Alex Macharia – team leader
2 KWS Rangers
Area of operation:
The areas patrolled this month included the Ngutuni, Irima, Mublia, Ndome and Lion Hill.
116 SNARES RECOVERED
1 POACHER ARRESTED
Evidence of Poachers
The evidence of poaching that we observed during our patrols were abandoned hideouts, felled trees, destruction of shrub vegetation by sue of ironware at Mbulia and the remains of a Buffalo were found at Ngutuni.
Information about the arrested poacher.
During the month of December only one poacher was arrested at Mbulia.
The poacher named Benson Kiwoi Mwaghogho was arrested on the 20th of December 2005, in possession of 9 poisoned arrows, 4 bows and a roll of copper wire.
He claims to poach in order to live. He was booked at Voi police station and was released on bond after denying the charges.
We were called to assist in the rescue of a young elephant, in the Lumo area, that was reported to have been abandoned by its maternal herd.
Once rescued the calf was taken to The David Sheldrick Wildlife Trust voi Stockade in Tsavo East National Park. The calf a female was named Lumo after the area that it was found and was approximately 18 months old.
She seemed to be in good condition but unfortunately collapsed the following day and was found to have pneumonia as she had difficulty breathing and there was water dripping from her trunk. She died a day after she was rescued.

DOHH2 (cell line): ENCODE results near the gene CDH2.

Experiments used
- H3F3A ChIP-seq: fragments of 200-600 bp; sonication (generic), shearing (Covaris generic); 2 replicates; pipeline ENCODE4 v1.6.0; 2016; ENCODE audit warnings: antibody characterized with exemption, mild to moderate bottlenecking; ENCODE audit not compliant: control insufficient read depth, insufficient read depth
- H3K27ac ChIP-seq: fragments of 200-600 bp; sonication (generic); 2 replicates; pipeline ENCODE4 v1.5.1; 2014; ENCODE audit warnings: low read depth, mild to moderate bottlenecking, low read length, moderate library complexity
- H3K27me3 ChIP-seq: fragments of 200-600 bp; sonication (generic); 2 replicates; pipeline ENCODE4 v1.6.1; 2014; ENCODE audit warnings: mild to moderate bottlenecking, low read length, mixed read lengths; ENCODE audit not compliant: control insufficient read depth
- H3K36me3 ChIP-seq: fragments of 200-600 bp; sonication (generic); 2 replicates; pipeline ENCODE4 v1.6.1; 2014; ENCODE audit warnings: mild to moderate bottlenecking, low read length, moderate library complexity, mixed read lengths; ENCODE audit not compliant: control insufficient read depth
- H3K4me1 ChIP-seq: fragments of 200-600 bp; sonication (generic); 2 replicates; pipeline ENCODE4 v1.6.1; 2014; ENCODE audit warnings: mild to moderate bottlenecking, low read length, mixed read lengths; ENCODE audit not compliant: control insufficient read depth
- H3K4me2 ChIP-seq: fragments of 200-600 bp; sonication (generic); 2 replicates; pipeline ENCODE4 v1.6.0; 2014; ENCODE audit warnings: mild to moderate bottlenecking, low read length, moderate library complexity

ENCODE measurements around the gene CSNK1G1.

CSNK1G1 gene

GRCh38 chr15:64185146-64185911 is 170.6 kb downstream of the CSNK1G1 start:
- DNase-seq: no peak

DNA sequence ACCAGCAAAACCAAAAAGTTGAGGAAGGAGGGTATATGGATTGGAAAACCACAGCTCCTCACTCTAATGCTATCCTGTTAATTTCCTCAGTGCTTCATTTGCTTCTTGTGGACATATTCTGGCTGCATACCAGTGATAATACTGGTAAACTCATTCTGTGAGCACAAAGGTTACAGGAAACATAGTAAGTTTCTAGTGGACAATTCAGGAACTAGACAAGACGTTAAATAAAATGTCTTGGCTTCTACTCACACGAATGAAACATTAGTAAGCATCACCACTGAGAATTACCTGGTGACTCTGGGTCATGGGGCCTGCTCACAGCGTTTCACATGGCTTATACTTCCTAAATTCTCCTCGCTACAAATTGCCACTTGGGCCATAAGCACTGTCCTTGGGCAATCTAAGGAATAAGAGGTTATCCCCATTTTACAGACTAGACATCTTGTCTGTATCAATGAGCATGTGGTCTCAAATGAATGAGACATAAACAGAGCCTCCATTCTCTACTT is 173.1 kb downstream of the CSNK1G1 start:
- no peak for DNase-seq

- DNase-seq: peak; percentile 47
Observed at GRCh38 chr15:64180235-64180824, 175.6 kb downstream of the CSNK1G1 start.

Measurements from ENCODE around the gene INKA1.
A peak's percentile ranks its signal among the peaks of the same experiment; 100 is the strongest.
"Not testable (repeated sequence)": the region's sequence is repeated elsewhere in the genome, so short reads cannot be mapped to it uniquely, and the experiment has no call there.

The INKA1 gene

British Army Training
The team members were full of enthusiasm at the beginning of the month as they were about to undergo some training from the British Army Peace Support Team. All the de-snaring team members took part in the training course.
The training involved everyone and was very interesting. Most of the members enjoyed the instruction on Map reading the most. We were also taught how to work a compass. Discipline was emphasized along with team work and self motivation. The members were made to understand that when in the field they need to work together in order for their operations to be a success.
The main objective of the training program was to equip the de-snaring members with knowledge and skills that they could use during their operations. As a team we are looking forward to learning more from the British Army Peace Support Team and will put to use in the field the tactics and techniques taught us during the training course.
We are grateful to the Trust management and the British Army members for their willingness to share their knowledge and help us become more effective in the field.
Report by Alex Macharia